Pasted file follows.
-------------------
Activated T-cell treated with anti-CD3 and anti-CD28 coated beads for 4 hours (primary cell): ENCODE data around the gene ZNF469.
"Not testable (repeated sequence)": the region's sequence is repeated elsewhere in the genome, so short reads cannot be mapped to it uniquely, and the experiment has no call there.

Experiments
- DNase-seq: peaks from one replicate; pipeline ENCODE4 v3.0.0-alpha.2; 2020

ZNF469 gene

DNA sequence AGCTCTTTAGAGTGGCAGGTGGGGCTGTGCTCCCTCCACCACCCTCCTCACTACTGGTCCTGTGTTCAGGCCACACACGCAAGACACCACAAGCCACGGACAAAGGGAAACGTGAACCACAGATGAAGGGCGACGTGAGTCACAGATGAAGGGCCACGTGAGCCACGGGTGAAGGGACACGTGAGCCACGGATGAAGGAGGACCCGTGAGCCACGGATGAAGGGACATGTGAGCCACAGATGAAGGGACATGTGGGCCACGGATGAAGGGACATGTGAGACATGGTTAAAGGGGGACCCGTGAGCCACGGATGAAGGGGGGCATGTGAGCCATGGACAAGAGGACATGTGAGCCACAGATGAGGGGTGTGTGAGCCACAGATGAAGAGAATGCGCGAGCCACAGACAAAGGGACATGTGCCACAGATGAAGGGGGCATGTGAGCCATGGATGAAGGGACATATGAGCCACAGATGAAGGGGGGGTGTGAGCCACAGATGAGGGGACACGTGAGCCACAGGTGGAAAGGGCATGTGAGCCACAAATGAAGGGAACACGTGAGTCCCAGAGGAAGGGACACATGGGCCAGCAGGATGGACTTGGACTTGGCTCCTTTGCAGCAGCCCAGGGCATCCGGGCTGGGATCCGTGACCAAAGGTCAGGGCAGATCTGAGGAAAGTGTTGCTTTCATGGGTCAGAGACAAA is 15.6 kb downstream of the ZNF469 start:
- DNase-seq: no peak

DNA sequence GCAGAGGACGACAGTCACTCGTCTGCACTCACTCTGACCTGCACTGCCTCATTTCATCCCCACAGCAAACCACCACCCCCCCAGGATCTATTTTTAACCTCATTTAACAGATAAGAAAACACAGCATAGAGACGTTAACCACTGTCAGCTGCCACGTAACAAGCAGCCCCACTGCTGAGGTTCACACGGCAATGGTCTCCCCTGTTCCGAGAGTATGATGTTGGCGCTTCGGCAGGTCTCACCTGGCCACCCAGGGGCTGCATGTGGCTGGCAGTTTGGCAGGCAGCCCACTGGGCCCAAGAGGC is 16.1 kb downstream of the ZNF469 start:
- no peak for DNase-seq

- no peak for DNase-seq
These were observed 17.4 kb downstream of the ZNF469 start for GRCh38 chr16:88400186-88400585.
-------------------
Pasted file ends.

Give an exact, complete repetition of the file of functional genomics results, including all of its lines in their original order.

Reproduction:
Activated T-cell treated with anti-CD3 and anti-CD28 coated beads for 4 hours (primary cell): ENCODE data around the gene ZNF469.
"Not testable (repeated sequence)": the region's sequence is repeated elsewhere in the genome, so short reads cannot be mapped to it uniquely, and the experiment has no call there.

Experiments
- DNase-seq: peaks from one replicate; pipeline ENCODE4 v3.0.0-alpha.2; 2020

ZNF469 gene

DNA sequence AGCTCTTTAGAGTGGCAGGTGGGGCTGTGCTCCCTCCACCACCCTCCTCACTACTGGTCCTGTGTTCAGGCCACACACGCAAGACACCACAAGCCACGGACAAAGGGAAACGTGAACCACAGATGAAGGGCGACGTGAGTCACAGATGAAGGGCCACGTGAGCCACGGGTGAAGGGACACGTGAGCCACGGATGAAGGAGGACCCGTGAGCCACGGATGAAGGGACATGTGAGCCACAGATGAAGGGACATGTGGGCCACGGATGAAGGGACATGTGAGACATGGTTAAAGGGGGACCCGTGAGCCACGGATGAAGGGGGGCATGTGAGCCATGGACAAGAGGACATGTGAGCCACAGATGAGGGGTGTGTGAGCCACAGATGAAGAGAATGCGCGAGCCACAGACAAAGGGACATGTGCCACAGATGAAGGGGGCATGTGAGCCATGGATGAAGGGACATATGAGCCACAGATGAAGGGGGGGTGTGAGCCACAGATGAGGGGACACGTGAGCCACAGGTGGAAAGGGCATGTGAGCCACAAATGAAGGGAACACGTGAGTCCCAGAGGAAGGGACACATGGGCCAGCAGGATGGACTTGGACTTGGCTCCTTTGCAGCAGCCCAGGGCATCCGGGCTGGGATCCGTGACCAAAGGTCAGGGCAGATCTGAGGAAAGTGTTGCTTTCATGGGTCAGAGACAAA is 15.6 kb downstream of the ZNF469 start:
- DNase-seq: no peak

DNA sequence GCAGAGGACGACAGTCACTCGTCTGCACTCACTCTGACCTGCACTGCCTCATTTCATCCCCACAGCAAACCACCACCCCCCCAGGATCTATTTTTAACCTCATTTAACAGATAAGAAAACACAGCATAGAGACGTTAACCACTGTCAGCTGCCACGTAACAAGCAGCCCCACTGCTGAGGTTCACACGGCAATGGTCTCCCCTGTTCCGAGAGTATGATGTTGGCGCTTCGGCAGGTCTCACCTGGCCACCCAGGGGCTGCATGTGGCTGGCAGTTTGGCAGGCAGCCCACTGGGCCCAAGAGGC is 16.1 kb downstream of the ZNF469 start:
- no peak for DNase-seq

- no peak for DNase-seq
These were observed 17.4 kb downstream of the ZNF469 start for GRCh38 chr16:88400186-88400585.